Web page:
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Author Topic: Dhansak spicing  (Read 253 times)

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Offline Sverige

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Dhansak spicing
« on: October 01, 2019, 11:04 AM »
I’m researching dhansak, specifically how a typical BIR spices their dhansak.

Leaving aside the thorny question of whether a dhansak should have pineapple or not, the fact is just about every dhansak I’ve had, across many and varied BIR shops, has a distinctive flavour. I had assumed it came from the dhal, but I cannot reproduce it at home, so I’m wondering if there’s a spice blend which every BIR chef somehow knows about?

I’ve seen chewytikka post in the past about dhansak powder, which I think is a Shan product, but is it really so widely used that this could account for that distinctive taste?  If so, I don’t know why I’ve never seen it on sale in an Indian cash and carry or grocers.

So apart from the dhal, what makes a dhansak different from a madras or a basic chicken curry? What spices apart from mix powder and chilli powder might be added?

Offline chewytikka

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Re: Dhansak spicing
« Reply #1 on: October 01, 2019, 03:19 PM »
Are you allowed to attempt BIR cooking again?
The BIR shops, are these in the UK or Sweden?

BIR Dhansak is a Sweet and Sour Lentil Curry, as simple as.
In my recipes, I favour MANGAL Dhansak Masala Powder and Tamarind
as an enhancement to a restaurant basic dish, - Sugar, Lemon, Worcestershire and Pineapple.

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Offline Sverige

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Re: Dhansak spicing
« Reply #2 on: October 02, 2019, 07:28 AM »
Thanks Chewy. Total curry exclusion order has been lifted but replaced with a quota system, so I need to cook my curries wisely as I’m limited to about one per month. All the more important that I get my recipes spot on...!

So sugar, lemon, dhal and a splash of Worcester I have tried. Perhaps the sugar could need to be caramelised a bit in the early singe fry stage, maybe that’s the flavour I’m missing?

The dhal I guess is just preboiled with some salt and Haldi powder perhaps, no special spices there? 

Will have another go at the end of the month. We will get there by trial and error in the end.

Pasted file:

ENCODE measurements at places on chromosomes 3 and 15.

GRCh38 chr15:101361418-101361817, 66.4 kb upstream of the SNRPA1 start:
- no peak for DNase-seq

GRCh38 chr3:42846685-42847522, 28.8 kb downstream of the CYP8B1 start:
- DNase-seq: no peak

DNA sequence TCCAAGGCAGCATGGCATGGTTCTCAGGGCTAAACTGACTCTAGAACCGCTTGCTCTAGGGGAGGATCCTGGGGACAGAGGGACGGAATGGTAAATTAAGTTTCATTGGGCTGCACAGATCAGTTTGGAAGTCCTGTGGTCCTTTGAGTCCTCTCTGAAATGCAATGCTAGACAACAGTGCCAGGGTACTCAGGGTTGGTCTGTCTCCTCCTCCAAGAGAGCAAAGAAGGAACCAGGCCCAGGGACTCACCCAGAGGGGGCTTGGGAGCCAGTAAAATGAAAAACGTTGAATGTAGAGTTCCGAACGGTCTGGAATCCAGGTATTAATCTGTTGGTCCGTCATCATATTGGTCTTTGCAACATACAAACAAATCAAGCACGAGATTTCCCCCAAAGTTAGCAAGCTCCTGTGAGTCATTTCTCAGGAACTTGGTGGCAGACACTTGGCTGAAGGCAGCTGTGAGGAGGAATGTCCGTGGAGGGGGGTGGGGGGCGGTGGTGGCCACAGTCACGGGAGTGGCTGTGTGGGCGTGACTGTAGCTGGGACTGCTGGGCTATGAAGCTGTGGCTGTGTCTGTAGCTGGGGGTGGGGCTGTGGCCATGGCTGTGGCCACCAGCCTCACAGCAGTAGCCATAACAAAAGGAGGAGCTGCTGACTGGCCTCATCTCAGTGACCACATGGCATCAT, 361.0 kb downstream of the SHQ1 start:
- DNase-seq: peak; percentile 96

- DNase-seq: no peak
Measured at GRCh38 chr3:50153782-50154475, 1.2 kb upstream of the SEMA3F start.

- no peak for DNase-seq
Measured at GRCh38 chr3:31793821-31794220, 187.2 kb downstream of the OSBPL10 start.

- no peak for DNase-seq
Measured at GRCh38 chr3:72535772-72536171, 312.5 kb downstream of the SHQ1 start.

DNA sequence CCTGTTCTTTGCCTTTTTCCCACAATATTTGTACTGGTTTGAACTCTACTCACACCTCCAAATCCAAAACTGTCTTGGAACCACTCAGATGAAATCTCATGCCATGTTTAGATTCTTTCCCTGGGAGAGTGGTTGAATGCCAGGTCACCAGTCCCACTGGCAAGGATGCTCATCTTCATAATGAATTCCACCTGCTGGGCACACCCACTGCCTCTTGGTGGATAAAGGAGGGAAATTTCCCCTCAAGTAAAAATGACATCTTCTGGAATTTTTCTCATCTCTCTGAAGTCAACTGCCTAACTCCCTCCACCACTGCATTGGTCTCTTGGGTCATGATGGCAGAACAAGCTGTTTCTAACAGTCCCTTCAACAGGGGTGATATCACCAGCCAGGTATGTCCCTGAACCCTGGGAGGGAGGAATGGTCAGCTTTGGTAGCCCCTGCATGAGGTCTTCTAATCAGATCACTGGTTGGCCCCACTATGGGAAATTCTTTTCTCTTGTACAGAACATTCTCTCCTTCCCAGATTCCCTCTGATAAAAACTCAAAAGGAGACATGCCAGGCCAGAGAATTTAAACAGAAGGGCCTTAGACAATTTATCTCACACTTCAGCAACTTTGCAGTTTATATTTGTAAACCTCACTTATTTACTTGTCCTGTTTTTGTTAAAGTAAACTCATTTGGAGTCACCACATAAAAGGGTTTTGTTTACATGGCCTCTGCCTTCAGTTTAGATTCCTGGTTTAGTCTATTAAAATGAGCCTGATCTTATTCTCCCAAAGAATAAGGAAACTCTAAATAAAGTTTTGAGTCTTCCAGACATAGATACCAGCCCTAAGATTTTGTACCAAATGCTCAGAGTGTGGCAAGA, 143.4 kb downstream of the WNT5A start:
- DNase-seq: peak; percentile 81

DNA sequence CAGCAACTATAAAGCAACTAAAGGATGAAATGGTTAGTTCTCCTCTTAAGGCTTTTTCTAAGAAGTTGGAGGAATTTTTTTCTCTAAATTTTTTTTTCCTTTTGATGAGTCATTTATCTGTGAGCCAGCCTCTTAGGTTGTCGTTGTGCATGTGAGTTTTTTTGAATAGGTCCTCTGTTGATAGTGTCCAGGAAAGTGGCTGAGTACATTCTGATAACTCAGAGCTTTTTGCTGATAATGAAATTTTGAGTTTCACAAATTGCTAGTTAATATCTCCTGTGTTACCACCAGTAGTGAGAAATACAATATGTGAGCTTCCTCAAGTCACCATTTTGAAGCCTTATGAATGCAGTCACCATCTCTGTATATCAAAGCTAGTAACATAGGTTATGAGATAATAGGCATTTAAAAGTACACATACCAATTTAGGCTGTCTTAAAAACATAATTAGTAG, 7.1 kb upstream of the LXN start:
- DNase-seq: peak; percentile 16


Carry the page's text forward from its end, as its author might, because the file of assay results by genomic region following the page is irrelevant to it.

If I ever find the Mangal dhansak powder I’ll pick some up, but I can’t imagine it is used very widely by BIRs, otherwise it would be easier to find. There are no BIR shops in sweden, you’ll find the odd indo-Chinese grocers but they major on traditional rather than BIR ingredients. Lots of African and Middle Eastern grocers around, but that doesn’t help much.

Having said that there is a place in Malmö importing Pataks and a few other brands including Laziza, but sadly no dhansak powder (nor tikka botti paste). Can’t even find Mr Naga over here. A sad situation, but mail order from the UK is possible, but a bit expensive.

« Last Edit: October 02, 2019, 07:40 AM by Sverige »

Offline Secret Santa

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Re: Dhansak spicing
« Reply #3 on: October 02, 2019, 09:32 PM »
My preference is for the simplicity of the classic lemon juice and white sugar combination. But dhansak has many variations based on the wide mix of sweet and sour flavourings available. In particular, you might try jaggery or if you can't get that then palm sugar. They both have a sort of toffyish flavour which may be what you're missing. But, as said, there are so many possible variations on the sweet/sour theme it could be any number of other ingredients.
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Offline Peripatetic Phil

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Re: Dhansak spicing
« Reply #4 on: October 03, 2019, 08:49 AM »
I would be minded to try one of the traditional dhansak masalas that one can find on the web, perhaps the one at https://www.archanaskitchen.com/home-made-dhansak-masala-recipe

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